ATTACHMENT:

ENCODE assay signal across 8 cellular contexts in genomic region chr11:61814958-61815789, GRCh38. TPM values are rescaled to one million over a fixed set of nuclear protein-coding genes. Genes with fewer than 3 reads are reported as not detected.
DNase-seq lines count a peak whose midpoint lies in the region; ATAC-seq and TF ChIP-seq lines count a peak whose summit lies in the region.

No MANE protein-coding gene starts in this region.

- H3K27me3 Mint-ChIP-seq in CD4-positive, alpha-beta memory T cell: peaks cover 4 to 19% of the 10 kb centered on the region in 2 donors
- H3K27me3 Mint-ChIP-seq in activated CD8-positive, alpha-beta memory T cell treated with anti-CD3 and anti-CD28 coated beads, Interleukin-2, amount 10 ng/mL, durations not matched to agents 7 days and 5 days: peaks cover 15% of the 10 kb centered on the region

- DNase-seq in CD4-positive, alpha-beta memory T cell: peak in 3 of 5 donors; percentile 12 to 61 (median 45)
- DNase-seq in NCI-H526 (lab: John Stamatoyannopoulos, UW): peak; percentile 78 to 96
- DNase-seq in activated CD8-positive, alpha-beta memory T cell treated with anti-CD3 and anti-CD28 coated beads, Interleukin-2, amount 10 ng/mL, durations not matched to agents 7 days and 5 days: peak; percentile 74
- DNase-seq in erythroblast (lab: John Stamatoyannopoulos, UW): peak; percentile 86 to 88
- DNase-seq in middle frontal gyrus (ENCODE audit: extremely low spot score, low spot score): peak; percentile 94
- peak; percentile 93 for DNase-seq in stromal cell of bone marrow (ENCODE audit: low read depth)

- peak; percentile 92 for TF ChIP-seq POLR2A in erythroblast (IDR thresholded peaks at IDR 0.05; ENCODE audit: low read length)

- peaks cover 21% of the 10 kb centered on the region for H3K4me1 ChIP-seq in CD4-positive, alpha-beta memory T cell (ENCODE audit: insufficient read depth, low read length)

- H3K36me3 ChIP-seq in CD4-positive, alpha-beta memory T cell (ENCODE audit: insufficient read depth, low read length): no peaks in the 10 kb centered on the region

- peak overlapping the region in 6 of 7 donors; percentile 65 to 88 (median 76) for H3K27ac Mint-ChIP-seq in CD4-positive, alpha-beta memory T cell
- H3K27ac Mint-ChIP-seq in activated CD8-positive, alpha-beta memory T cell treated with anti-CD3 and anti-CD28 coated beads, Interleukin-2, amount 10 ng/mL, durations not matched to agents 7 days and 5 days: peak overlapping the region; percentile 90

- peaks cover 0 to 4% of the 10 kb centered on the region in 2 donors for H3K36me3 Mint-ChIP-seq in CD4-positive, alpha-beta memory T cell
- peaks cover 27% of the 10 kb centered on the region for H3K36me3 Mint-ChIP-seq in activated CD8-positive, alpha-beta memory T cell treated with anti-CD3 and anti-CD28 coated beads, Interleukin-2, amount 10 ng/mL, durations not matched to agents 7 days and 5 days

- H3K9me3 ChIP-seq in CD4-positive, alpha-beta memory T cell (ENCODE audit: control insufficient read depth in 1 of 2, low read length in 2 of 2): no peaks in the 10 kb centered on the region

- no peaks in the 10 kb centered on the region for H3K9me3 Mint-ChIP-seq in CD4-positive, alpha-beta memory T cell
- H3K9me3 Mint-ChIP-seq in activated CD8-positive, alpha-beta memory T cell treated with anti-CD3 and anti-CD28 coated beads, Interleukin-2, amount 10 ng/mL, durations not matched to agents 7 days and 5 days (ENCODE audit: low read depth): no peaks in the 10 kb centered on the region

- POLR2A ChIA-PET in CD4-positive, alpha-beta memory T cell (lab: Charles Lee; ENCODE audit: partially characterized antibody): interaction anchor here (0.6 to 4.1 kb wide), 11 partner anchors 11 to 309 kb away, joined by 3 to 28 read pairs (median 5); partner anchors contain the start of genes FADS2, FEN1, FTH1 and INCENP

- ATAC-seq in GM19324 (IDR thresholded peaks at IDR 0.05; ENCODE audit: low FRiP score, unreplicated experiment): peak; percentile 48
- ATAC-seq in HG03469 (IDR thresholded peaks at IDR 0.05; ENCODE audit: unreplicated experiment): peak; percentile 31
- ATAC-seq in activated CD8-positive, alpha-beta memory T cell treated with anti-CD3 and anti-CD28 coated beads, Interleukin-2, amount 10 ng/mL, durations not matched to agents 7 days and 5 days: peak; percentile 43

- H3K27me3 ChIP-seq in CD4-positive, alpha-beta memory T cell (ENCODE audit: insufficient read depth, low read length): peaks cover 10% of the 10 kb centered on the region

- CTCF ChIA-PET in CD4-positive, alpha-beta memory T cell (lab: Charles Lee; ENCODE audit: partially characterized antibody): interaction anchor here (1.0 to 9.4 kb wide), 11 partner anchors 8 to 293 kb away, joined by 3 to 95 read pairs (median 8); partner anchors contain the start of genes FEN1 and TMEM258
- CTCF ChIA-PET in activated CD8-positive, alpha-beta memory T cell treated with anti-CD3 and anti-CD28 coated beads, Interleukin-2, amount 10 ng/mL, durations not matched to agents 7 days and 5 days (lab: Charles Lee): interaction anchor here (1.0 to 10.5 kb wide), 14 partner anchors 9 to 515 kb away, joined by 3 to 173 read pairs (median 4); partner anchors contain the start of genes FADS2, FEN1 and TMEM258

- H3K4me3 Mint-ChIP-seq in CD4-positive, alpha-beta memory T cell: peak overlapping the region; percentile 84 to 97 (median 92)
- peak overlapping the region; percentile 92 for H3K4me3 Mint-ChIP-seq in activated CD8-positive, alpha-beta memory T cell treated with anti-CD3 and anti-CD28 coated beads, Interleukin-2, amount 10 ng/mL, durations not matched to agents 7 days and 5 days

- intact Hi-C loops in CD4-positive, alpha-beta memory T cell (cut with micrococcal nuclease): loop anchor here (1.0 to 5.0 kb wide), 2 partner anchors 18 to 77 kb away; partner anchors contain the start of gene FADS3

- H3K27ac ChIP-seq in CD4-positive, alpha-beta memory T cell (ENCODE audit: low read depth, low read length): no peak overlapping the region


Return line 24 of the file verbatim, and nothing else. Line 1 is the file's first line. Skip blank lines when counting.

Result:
- ATAC-seq in HG03469 (IDR thresholded peaks at IDR 0.05; ENCODE audit: unreplicated experiment): peak; percentile 31